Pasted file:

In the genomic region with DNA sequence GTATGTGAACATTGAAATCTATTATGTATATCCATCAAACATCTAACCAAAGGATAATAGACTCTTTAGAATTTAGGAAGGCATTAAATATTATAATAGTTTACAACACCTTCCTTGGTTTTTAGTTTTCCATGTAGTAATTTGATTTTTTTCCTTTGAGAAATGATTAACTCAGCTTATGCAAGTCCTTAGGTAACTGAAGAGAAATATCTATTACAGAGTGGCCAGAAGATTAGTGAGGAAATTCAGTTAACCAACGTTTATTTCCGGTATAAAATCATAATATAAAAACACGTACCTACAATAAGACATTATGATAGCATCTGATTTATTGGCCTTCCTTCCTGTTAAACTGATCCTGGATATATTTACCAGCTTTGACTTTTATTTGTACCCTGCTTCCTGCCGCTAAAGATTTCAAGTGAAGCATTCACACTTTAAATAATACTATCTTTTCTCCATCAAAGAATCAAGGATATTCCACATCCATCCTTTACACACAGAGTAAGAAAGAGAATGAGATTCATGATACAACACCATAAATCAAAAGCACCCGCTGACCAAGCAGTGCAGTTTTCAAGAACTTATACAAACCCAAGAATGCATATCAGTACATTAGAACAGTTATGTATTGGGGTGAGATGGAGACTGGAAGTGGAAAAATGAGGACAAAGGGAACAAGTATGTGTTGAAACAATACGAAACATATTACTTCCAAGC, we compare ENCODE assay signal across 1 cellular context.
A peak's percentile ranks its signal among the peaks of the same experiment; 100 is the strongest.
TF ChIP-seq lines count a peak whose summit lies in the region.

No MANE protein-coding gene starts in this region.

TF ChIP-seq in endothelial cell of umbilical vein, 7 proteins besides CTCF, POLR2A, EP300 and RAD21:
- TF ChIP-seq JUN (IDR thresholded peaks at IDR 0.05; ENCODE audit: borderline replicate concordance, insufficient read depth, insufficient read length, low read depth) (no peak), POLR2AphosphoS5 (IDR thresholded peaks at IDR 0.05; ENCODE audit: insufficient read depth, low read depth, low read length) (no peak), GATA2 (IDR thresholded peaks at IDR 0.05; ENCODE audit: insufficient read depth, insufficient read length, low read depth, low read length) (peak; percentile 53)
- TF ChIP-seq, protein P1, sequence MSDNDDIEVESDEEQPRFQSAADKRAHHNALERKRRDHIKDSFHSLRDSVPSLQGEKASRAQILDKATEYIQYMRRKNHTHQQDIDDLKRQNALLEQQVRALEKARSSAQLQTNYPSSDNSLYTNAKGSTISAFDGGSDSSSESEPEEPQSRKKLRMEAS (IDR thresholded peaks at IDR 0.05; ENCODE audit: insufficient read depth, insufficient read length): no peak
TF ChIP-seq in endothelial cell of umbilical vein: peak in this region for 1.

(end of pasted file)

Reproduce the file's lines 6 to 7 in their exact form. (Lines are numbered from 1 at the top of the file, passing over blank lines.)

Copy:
- TF ChIP-seq JUN (IDR thresholded peaks at IDR 0.05; ENCODE audit: borderline replicate concordance, insufficient read depth, insufficient read length, low read depth) (no peak), POLR2AphosphoS5 (IDR thresholded peaks at IDR 0.05; ENCODE audit: insufficient read depth, low read depth, low read length) (no peak), GATA2 (IDR thresholded peaks at IDR 0.05; ENCODE audit: insufficient read depth, insufficient read length, low read depth, low read length) (peak; percentile 53)
- TF ChIP-seq, protein P1, sequence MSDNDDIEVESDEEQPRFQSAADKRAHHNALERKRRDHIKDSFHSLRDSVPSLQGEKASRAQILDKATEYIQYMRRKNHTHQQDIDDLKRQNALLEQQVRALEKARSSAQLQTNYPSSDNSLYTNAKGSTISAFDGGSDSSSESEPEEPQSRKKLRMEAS (IDR thresholded peaks at IDR 0.05; ENCODE audit: insufficient read depth, insufficient read length): no peak